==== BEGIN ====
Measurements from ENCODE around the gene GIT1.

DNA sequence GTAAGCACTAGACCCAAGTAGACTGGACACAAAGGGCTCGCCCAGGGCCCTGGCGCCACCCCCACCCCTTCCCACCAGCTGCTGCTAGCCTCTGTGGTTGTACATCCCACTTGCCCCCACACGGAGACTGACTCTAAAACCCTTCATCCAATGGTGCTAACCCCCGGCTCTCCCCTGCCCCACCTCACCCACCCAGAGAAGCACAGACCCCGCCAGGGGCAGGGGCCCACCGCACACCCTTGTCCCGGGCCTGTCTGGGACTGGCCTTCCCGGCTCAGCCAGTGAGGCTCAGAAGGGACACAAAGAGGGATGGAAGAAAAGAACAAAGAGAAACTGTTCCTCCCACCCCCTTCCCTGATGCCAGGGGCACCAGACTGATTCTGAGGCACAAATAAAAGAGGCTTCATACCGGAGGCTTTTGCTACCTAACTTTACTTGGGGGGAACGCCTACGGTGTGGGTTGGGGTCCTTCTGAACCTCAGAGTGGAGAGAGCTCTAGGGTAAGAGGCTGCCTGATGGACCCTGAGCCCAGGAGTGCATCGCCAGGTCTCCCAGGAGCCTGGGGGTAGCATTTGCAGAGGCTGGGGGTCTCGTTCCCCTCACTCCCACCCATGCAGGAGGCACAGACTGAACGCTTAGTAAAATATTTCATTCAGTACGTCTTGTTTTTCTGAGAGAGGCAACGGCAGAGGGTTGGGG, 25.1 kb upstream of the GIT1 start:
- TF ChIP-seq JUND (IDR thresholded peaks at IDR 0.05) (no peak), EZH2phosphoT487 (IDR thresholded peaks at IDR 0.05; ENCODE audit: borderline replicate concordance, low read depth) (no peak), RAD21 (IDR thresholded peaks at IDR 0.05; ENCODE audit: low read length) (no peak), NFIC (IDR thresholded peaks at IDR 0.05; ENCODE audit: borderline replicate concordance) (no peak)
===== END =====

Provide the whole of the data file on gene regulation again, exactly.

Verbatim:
Measurements from ENCODE around the gene GIT1.

DNA sequence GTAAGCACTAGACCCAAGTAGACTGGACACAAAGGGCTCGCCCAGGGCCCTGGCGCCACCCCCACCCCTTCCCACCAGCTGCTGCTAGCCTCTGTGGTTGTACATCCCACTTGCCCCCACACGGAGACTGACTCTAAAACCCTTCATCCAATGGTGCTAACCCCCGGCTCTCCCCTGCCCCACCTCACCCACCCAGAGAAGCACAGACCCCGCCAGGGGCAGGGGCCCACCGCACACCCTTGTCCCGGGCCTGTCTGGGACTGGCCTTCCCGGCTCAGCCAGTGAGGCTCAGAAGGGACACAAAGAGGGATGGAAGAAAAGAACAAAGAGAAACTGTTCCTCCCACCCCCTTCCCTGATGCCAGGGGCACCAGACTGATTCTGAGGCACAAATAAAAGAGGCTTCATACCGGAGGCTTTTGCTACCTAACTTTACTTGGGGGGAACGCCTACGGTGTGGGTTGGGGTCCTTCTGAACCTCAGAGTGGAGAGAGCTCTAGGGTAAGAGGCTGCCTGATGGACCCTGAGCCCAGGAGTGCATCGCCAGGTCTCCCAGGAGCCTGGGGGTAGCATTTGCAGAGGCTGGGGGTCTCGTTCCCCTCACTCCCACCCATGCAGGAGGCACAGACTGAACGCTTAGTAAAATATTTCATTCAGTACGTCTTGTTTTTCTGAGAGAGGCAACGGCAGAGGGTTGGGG, 25.1 kb upstream of the GIT1 start:
- TF ChIP-seq JUND (IDR thresholded peaks at IDR 0.05) (no peak), EZH2phosphoT487 (IDR thresholded peaks at IDR 0.05; ENCODE audit: borderline replicate concordance, low read depth) (no peak), RAD21 (IDR thresholded peaks at IDR 0.05; ENCODE audit: low read length) (no peak), NFIC (IDR thresholded peaks at IDR 0.05; ENCODE audit: borderline replicate concordance) (no peak)